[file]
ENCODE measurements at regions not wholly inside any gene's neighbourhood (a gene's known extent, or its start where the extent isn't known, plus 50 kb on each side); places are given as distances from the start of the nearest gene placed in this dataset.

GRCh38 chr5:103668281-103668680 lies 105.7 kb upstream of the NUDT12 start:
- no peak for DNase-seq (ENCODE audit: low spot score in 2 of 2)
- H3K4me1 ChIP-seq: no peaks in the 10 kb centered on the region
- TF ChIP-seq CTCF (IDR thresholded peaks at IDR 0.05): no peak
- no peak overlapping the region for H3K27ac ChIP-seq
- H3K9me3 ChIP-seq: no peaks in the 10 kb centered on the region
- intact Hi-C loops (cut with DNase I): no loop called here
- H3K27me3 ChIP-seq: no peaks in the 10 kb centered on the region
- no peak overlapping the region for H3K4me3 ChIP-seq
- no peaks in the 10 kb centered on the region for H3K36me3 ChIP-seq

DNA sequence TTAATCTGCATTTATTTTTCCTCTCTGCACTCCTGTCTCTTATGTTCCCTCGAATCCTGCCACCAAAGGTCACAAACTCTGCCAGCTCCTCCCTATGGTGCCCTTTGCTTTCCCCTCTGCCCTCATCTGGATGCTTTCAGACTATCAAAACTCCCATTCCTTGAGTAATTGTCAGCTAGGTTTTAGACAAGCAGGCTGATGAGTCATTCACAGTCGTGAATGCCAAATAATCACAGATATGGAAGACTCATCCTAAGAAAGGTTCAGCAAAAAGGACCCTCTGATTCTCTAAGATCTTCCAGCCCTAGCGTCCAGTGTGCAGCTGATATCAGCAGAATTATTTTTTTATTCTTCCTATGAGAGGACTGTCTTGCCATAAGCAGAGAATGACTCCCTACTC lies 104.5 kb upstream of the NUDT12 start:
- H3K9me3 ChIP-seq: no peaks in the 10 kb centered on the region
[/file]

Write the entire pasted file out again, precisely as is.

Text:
ENCODE measurements at regions not wholly inside any gene's neighbourhood (a gene's known extent, or its start where the extent isn't known, plus 50 kb on each side); places are given as distances from the start of the nearest gene placed in this dataset.

GRCh38 chr5:103668281-103668680 lies 105.7 kb upstream of the NUDT12 start:
- no peak for DNase-seq (ENCODE audit: low spot score in 2 of 2)
- H3K4me1 ChIP-seq: no peaks in the 10 kb centered on the region
- TF ChIP-seq CTCF (IDR thresholded peaks at IDR 0.05): no peak
- no peak overlapping the region for H3K27ac ChIP-seq
- H3K9me3 ChIP-seq: no peaks in the 10 kb centered on the region
- intact Hi-C loops (cut with DNase I): no loop called here
- H3K27me3 ChIP-seq: no peaks in the 10 kb centered on the region
- no peak overlapping the region for H3K4me3 ChIP-seq
- no peaks in the 10 kb centered on the region for H3K36me3 ChIP-seq

DNA sequence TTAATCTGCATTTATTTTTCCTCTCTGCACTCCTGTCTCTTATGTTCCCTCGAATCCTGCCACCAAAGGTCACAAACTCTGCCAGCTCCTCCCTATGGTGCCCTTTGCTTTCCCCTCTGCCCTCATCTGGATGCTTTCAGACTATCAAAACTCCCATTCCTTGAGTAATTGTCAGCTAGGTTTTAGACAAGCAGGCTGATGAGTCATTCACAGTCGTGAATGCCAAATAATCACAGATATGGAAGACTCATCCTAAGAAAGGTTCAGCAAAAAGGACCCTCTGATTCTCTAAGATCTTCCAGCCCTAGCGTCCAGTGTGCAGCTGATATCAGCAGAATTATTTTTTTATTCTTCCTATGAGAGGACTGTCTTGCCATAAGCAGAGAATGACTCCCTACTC lies 104.5 kb upstream of the NUDT12 start:
- H3K9me3 ChIP-seq: no peaks in the 10 kb centered on the region